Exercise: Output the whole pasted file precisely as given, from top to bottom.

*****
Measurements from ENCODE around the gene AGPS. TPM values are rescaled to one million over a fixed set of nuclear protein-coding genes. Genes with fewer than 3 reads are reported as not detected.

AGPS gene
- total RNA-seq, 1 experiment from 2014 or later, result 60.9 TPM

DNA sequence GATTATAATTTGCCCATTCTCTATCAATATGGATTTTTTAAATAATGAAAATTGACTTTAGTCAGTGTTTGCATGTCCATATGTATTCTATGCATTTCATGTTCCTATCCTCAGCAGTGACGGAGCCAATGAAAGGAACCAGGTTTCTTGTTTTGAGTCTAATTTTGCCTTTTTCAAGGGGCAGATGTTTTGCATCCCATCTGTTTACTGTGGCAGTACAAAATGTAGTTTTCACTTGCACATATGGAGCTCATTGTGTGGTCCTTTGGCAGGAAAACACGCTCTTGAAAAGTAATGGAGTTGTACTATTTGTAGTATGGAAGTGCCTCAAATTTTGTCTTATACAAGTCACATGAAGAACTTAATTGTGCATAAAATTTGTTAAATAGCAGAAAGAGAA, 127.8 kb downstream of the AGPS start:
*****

Measurements from ENCODE around the gene AGPS. TPM values are rescaled to one million over a fixed set of nuclear protein-coding genes. Genes with fewer than 3 reads are reported as not detected.

AGPS gene
- total RNA-seq, 1 experiment from 2014 or later, result 60.9 TPM

DNA sequence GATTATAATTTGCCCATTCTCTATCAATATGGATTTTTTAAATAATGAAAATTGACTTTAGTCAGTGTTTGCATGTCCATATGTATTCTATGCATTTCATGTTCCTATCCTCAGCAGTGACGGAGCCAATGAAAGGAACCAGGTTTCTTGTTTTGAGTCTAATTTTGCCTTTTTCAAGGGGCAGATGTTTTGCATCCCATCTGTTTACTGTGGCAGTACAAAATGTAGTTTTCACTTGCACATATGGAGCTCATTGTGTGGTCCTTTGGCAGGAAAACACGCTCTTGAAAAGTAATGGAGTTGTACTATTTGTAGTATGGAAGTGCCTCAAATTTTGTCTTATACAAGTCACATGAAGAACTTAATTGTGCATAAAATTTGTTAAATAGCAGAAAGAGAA, 127.8 kb downstream of the AGPS start: